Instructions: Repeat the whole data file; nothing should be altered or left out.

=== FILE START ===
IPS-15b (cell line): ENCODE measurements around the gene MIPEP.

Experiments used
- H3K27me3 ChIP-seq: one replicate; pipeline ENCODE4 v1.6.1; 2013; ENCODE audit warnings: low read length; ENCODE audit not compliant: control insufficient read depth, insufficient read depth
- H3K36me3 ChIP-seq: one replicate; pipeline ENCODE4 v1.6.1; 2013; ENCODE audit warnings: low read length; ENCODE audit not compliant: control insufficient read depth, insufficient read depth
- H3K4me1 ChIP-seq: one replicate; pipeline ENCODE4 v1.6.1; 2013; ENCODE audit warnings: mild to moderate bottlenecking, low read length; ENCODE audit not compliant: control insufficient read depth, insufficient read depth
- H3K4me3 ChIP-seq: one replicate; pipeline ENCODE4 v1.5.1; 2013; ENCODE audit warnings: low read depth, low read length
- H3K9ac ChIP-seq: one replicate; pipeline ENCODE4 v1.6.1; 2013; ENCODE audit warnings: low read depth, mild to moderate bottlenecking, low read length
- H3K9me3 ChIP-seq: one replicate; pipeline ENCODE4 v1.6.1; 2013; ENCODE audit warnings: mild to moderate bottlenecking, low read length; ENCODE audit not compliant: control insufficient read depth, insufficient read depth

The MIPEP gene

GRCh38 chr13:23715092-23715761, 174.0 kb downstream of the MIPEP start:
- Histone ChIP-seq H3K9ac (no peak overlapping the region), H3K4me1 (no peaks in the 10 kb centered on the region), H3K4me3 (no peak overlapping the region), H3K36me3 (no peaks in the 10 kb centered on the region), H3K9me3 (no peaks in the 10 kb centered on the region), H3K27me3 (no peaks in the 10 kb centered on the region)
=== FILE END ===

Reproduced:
IPS-15b (cell line): ENCODE measurements around the gene MIPEP.

Experiments used
- H3K27me3 ChIP-seq: one replicate; pipeline ENCODE4 v1.6.1; 2013; ENCODE audit warnings: low read length; ENCODE audit not compliant: control insufficient read depth, insufficient read depth
- H3K36me3 ChIP-seq: one replicate; pipeline ENCODE4 v1.6.1; 2013; ENCODE audit warnings: low read length; ENCODE audit not compliant: control insufficient read depth, insufficient read depth
- H3K4me1 ChIP-seq: one replicate; pipeline ENCODE4 v1.6.1; 2013; ENCODE audit warnings: mild to moderate bottlenecking, low read length; ENCODE audit not compliant: control insufficient read depth, insufficient read depth
- H3K4me3 ChIP-seq: one replicate; pipeline ENCODE4 v1.5.1; 2013; ENCODE audit warnings: low read depth, low read length
- H3K9ac ChIP-seq: one replicate; pipeline ENCODE4 v1.6.1; 2013; ENCODE audit warnings: low read depth, mild to moderate bottlenecking, low read length
- H3K9me3 ChIP-seq: one replicate; pipeline ENCODE4 v1.6.1; 2013; ENCODE audit warnings: mild to moderate bottlenecking, low read length; ENCODE audit not compliant: control insufficient read depth, insufficient read depth

The MIPEP gene

GRCh38 chr13:23715092-23715761, 174.0 kb downstream of the MIPEP start:
- Histone ChIP-seq H3K9ac (no peak overlapping the region), H3K4me1 (no peaks in the 10 kb centered on the region), H3K4me3 (no peak overlapping the region), H3K36me3 (no peaks in the 10 kb centered on the region), H3K9me3 (no peaks in the 10 kb centered on the region), H3K27me3 (no peaks in the 10 kb centered on the region)